This Day in American History October 30

The Library Of Congress

Don José Manuel Gallegos

José Manuel Gallegos was born in Spanish colonial Mexico, in the town of Abiquiú, Nuevo México, on October 30, 1815. His people were Hispanos, descendants of early Spanish settlers.

Raised during the Mexican revolution and educated by Franciscan missionaries in Taos and Durango, Gallegos was surrounded by republican ideals. Ordained a Catholic priest at the age of twenty-five, Gallegos readily added political tasks to his clerical responsibilities. He became pastor of San Felipe de Neri Church in La Villa de Albuquerque, as well as one of the nineteen “electors”—men who chose Nuevo México’s deputy to the Mexican Congress.

In 1848, the Treaty of Guadalupe Hidalgo ended the Mexican-American War and ceded the Southwest— from Texas to California, to the United States. Nuevo México became the U.S. Territory of New Mexico, and Gallegos was elected to its first Territorial Council. Gallegos became the first Democrat elected as a delegate to the U.S. Congress from the Territory of New Mexico in 1853. He was the second Hispanic Congressional representative in U.S. history. Thirty-one years had elapsed since Joseph Marion Hernández, delegate from the Whig Territory of Florida, had become the first Hispanic in Congress in 1822.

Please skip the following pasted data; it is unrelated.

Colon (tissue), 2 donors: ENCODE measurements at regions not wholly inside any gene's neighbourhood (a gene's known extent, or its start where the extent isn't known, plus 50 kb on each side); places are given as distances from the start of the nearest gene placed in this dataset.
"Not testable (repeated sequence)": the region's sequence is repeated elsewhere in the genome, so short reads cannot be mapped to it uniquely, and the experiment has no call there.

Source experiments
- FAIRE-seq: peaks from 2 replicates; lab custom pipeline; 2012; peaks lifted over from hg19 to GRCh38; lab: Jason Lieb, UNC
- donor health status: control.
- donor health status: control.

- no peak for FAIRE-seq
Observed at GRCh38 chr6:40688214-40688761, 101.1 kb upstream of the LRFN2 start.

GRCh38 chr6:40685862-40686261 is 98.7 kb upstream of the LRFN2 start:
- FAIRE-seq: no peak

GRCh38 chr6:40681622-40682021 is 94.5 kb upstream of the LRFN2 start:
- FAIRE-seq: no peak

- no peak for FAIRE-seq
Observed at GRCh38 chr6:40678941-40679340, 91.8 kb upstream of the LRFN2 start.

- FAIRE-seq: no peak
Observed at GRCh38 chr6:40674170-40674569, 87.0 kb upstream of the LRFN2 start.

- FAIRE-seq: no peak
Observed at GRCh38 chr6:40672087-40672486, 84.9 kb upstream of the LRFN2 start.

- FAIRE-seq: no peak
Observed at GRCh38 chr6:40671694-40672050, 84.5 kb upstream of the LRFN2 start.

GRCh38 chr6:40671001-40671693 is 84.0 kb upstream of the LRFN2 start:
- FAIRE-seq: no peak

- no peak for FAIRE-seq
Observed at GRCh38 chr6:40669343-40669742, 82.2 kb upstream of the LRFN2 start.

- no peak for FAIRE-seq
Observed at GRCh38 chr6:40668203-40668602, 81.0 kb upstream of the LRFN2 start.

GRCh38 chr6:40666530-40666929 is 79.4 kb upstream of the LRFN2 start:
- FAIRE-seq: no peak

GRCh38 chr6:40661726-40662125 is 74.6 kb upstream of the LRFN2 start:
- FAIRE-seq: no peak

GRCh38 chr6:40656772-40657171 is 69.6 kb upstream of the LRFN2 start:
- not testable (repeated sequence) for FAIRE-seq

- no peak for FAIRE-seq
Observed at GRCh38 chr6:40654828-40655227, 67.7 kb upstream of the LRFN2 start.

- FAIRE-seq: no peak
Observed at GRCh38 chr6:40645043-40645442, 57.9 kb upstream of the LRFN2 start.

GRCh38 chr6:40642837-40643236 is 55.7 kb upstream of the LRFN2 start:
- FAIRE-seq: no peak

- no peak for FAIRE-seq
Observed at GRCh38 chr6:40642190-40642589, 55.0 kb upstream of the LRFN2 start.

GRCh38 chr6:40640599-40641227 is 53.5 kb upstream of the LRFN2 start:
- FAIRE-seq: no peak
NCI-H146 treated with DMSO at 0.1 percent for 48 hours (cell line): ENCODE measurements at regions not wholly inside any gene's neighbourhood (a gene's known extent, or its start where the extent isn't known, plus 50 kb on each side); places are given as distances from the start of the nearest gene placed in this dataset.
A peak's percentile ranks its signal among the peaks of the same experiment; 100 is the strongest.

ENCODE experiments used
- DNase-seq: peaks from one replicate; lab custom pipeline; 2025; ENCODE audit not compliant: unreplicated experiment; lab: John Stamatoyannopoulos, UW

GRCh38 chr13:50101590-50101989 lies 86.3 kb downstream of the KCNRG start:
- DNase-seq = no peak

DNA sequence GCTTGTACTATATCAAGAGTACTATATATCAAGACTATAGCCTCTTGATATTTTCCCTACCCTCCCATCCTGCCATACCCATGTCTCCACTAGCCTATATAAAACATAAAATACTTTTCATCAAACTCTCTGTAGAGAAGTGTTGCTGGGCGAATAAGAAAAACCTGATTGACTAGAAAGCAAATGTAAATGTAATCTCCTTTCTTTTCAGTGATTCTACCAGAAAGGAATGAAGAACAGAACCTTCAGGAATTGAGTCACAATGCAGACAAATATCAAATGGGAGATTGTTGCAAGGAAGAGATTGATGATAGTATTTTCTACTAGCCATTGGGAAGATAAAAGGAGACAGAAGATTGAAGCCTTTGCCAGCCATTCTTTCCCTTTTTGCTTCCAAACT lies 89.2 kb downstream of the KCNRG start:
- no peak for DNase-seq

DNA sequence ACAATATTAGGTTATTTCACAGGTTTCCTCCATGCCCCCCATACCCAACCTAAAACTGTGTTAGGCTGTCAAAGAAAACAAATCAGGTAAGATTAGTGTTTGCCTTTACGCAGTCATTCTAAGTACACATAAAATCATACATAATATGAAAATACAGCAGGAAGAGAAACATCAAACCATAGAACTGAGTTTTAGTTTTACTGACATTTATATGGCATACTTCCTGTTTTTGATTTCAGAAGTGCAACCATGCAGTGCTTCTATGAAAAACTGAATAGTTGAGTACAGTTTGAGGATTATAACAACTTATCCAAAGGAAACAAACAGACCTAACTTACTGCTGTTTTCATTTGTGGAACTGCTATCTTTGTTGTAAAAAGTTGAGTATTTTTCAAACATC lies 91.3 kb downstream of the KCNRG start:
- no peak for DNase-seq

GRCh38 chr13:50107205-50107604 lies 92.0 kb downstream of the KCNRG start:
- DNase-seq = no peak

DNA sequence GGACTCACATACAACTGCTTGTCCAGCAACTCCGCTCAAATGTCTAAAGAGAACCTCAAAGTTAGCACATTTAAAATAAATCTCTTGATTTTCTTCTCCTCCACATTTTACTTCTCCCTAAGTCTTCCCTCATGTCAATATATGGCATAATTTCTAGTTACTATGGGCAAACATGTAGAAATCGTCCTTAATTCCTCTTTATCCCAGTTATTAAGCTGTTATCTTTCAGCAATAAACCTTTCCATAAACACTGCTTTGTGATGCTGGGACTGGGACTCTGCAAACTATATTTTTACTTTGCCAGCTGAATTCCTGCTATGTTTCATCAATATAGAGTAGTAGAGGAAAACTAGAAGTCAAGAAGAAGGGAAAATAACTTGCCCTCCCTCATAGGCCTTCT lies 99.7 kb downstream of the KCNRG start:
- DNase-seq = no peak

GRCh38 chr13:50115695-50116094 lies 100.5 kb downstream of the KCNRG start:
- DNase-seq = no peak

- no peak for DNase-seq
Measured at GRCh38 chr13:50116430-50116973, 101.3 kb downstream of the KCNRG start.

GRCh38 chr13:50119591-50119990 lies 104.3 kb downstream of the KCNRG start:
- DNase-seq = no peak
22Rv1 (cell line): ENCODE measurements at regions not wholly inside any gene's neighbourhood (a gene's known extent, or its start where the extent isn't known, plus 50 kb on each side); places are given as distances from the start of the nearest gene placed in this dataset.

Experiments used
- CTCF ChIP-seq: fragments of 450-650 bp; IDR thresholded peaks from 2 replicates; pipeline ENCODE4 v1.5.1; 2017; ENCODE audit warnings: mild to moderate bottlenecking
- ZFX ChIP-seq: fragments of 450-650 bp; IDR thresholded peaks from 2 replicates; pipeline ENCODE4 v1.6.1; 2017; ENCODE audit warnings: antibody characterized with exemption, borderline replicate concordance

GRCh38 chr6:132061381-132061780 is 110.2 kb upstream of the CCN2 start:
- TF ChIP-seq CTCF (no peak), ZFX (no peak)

Suspended from the priesthood for refusing to accept the authority of French religious superior, Bishop Jean Baptiste Lamy (who became the subject of Willa Cather’s novel, Death Comes for the Archbishop), Gallegos put increasing energy into his political life. He was elected to the New Mexico Territorial House of Representatives in 1860 as the representative from Santa Fe, served as speaker of the House from 1860-62, treasurer of the territory from 1865-66, and superintendent of New Mexico Indian affairs in 1868. He was reelected to the U.S. House of Representatives as a delegate from 1871-73.

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